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Mexico: Population
Country Study > Chapter 2 > The Society and Its Environment > Population

POPULATION


The eleventh annual census, conducted in 1990, reported a total Mexican population of 81,250,000. This figure represented a 2.3 percent per annum growth rate from the 1980 census and indicated successful government efforts at slowing down the level of population increase. The government reported that the population stood at 91,158,000 at the end of 1995, a 1.8 percent increase over the previous year. Assuming that this most recent level of growth were maintained through the rest of the 1990s, Mexico's population would stand at approximately 100 million persons in the year 2000. A return to the higher 1980 to 1990 growth rate, however, would result in a population total of approximately 102 million persons by the year 2000.

The pace of migration to the United States increased markedly during the 1980s. One analyst, Rodolfo Corona Vázquez, estimated that 4.4 million Mexicans resided outside the country (almost all in the United States) in 1990, roughly double the estimated number in 1980. Corona Vázquez also noted a changing pattern of emigration since the 1960s. Seven contiguous states in north central Mexico -- Jalisco, Michoacán, Guanajuato, Zacatecas, Durango, San Luis Potosí, and Aguasca-lientes -- accounted for approximately 70 percent of all emigrants in 1960, but only 42 percent in 1990. New important sources of emigration included Chihuahua in the northeast, the Federal District (the administrative unit that includes Mexico City), and the southernmost state of Oaxaca.

Notable variations exist in the country's population density.

The state of Mexico and the Federal District accounted for over 22 percent of the national population in 1990. The state of Mexico's spectacular population growth (the state alone accounted for more than 12 percent of national totals) reflected the expansion of the Mexico City metropolitan area. Almost 69 percent of the state of Mexico's population resided in the twenty-seven municipalities that, together with the Federal District, comprise the Mexico City metropolitan area. More than 40 percent of state residents lived in four working-class municipalities -- Nezahualcóyotl, Ecatepec, Naucalpán, and Tlalnepantla -- that serve as bedroom communities for Mexico City.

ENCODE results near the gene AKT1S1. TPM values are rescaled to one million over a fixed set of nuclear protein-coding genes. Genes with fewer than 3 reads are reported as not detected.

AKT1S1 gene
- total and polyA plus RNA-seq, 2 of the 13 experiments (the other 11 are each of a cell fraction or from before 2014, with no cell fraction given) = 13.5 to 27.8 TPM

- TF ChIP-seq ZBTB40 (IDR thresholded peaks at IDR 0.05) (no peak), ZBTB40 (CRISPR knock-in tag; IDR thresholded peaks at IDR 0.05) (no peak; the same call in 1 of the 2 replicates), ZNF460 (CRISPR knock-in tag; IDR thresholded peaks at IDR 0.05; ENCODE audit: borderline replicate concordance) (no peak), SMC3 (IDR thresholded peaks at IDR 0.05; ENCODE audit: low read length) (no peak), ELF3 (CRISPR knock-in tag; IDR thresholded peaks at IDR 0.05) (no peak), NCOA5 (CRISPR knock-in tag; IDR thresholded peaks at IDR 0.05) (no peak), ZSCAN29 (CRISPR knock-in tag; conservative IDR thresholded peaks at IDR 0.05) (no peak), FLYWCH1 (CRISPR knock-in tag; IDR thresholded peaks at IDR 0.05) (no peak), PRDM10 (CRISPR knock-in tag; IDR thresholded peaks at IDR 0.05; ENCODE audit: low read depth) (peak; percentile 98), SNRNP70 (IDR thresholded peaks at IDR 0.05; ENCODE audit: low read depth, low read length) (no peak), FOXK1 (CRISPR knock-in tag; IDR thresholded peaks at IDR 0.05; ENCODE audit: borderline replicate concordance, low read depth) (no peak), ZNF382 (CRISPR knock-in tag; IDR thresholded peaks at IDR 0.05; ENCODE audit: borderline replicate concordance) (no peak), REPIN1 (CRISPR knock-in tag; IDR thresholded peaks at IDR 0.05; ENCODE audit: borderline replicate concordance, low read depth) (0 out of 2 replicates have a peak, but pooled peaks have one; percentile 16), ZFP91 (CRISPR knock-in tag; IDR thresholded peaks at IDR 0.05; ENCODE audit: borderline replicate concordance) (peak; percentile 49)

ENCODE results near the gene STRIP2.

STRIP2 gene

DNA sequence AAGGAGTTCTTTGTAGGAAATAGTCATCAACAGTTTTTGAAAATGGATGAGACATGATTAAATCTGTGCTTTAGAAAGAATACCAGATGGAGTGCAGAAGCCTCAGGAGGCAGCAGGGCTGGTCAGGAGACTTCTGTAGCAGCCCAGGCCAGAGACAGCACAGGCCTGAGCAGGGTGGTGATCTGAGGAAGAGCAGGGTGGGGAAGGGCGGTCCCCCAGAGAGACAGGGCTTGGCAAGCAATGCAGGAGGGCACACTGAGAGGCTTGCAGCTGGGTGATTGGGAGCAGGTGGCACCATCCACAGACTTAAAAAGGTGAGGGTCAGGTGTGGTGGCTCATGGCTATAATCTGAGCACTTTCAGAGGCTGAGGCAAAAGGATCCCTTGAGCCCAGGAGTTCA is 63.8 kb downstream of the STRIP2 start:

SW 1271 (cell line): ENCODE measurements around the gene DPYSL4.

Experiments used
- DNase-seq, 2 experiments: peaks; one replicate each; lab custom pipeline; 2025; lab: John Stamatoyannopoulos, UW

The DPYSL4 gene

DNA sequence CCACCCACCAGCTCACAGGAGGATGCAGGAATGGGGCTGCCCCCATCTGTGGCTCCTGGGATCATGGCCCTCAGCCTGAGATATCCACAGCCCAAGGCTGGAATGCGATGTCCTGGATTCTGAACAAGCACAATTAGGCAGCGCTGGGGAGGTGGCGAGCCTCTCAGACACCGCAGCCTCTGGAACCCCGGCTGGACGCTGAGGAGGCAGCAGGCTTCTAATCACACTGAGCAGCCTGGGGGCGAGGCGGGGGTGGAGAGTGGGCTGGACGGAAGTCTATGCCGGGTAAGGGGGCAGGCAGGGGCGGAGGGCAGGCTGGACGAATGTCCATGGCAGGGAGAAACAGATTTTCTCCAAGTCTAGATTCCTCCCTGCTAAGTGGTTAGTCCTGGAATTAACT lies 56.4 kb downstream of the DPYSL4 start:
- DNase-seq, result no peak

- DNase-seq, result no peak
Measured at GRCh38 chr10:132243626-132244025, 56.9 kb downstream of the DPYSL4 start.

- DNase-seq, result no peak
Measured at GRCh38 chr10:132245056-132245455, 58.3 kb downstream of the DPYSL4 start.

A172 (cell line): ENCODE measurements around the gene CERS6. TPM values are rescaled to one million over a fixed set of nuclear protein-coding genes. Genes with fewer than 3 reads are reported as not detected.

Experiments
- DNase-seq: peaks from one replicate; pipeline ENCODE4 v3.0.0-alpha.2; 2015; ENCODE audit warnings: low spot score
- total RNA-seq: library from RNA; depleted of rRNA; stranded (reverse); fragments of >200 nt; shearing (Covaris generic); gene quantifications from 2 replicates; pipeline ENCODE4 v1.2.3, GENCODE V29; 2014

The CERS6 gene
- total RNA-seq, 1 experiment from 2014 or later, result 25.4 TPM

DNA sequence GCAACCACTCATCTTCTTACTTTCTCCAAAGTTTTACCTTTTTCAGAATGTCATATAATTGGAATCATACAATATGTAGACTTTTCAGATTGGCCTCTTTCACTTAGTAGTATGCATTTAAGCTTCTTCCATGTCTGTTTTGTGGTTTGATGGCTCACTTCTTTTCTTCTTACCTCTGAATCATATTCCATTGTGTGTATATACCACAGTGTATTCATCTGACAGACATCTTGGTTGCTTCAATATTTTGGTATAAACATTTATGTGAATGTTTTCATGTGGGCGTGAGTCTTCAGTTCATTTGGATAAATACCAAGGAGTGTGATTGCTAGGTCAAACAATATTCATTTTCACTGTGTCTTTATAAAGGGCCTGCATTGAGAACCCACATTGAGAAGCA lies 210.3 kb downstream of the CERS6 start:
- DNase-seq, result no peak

During the course of its history, Mexico has experienced dramatic shifts in population. Demographers estimate that the country's population at the time of the Spanish conquest in the early 1500s was approximately 20 million. By 1600, however, barely 1 million remained -- the result of deadly European diseases and brutal treatment of the indigenous inhabitants by the Spanish colonizers. At the onset of the Mexican Revolution in 1910, Mexico's population stood at approximately 15 million persons. Not until 1940 did Mexico reach the population level it had in 1519.

Although the population growth between 1910 and 1940 appeared relatively modest in absolute numbers, the seeds were sown for a spectacular increase over the next thirty years. Because of advances in preventive medicine and the gradual control of diseases such as yellow fever, the crude death rate declined from 33.2 per 1,000 inhabitants in the period 1905 to 1910 to 23.4 in 1940 remained relatively stable. Because of the stable fertility rate and declining death rate, the population increased by 2.7 percent per annum between 1940 and 1950, by 3.1 percent per annum between 1950 and 1960, and by 3.4 percent per annum between 1960 and 1970. By 1970 Mexico's population stood at approximately 48.2 million persons, almost two and one-half times its pre-World War II number. Demographers in 1970 ominously forecast that the population would reach 125 million persons by the year 2000.

Shortly after assuming the presidency in 1976, José López Portillo y Pacheco (1976-82) adopted an aggressive national family planning program. This effort paid immediate dividends by reducing Mexico's fertility rate from 5.4 in 1976 to 4.6 in 1979. The family planning initiative produced a fundamental change in attitudes that continued and accelerated into the 1990s. Indeed, the government reported that the fertility rate had declined to 2.9 in 1993. This lower fertility rate produced a slightly older average population in 1990, compared with two decades earlier. In 1970, 46.2 percent of all Mexicans were younger than fifteen years of age, and 56.7 percent were under twenty years of age. By 1990, these numbers had dropped to 38.3 and 50.6 percent, respectively.




Last Updated: June 1996


Editor's Note: Country Studies included here were published between 1988 and 1998. The Country study for Mexico was first published in 1996. Where available, the data has been updated through 2008. The date at the bottom of each section will indicate the time period of the data. Information on some countries may no longer be up to date. See the "Research Completed" date at the beginning of each study on the Title Page or the "Data as of" date at the end of each section of text. This information is included due to its comprehensiveness and for historical purposes.

Note that current information from the CIA World Factbook, U.S. Department of State Background Notes, Australia's Department of Foreign Affairs and Trade Country Briefs, the UK's Foreign and Commonwealth Office's Country Profiles, and the World Bank can be found on Factba.se.

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